1. How much did you make last year?
  2. Send it in, plus a 10% handling fee.

The machines at the Museum of Science here in Boston actually have the legal citation on the side that shows that you can deface pennies for novelties without any fear of legal penalty (I suppose too many people didn’t want to use the machines, which take $0.50 plus the penny, for fear that they would become part of an interactive “How the Justice System Works” exhibit).

When I was a kid I worried that using pennies in chemistry experiments and machining pennies for magic tricks would get me in trouble with The Law. That Catholic School upbringing can induce a lot of guilt.

PENalty for defacing PENnies? Hah, tell me that’s a coincidence.

Anyway, you know that you can’t deface a penny using a common sabre or rapier, because the penny is mightier than the sword.

That was bad. Really bad. You should lose your admin privelages that was so bad. groan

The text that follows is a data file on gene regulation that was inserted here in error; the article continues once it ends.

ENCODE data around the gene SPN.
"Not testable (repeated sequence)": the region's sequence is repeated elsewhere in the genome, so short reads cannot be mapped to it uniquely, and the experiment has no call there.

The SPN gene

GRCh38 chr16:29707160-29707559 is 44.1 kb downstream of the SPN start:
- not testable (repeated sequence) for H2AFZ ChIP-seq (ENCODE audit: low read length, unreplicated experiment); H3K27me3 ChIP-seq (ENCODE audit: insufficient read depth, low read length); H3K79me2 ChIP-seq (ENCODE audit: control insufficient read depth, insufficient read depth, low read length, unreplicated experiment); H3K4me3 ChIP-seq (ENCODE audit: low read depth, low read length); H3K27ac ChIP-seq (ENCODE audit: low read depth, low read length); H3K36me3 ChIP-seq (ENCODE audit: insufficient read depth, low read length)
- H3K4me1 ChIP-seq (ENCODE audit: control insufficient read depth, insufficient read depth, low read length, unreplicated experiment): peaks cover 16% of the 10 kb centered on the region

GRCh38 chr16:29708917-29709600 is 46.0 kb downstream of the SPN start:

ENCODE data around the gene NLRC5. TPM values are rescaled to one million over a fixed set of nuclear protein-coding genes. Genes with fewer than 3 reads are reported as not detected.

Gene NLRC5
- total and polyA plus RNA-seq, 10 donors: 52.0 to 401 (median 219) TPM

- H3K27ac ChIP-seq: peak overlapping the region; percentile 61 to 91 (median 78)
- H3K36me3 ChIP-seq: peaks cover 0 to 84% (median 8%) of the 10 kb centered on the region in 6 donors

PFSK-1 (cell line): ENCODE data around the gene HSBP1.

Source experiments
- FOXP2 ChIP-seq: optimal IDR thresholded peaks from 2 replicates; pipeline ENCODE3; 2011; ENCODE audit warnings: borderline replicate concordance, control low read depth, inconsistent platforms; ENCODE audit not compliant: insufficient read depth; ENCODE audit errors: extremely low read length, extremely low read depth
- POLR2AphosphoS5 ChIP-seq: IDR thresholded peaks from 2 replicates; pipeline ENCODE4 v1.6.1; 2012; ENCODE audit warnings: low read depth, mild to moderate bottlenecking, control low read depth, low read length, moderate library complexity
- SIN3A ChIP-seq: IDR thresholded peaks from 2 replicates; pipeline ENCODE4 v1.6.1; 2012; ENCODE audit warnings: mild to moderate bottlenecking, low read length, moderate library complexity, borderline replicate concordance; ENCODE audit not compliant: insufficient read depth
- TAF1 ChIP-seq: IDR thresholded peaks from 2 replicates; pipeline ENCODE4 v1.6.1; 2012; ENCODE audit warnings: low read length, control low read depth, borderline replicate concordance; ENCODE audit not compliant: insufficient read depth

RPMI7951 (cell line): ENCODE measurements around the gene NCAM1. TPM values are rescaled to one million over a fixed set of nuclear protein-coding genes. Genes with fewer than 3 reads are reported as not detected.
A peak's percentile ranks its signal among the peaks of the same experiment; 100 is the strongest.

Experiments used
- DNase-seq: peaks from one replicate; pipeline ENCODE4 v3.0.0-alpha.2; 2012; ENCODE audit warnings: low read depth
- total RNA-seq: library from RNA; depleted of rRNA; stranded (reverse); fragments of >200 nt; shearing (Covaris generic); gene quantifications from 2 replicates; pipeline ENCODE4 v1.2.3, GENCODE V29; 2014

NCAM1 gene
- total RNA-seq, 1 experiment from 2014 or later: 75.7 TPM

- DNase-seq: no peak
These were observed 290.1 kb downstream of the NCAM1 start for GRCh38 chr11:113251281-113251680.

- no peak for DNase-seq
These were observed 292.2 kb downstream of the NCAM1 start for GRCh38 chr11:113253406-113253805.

Hmmm…I once found a quarter with a whole drilled into it-had to be, it was too smooth otherwise.
BTW, what DOES happen when one puts a penny on a rail road track?

Nanook of the North Shore: If you think that was one of CKDextHavn’s bad ones, you obviously haven’t been reading the SDMB enough. CKDextHavn is a “master” :rolleyes: of the pun.

Guinastasia: People have told me that when you put a penny on a railroad tie, after the train runs over it it’s extremely flat. I’ve always found that hard to believe, I would think that it would go spinning off in the air. But I’ve never tried it myself.

First off, Arnold, you have to place it on a railroad track that has trains that are going REAL fast. Preferably, place the penny down BEFORE the train comes along.

Secondly, CK, at least he didn’t say “Punalty for defacing punnies.”

Oh, great. Just set that ball in motion.

By this time next week I’ll probably have been forwarded at least a dozen times some email containing the interesting and obscure story about where the term “Penalty” really comes from.

Are you getting some sort of kickback from Snopes? :wink: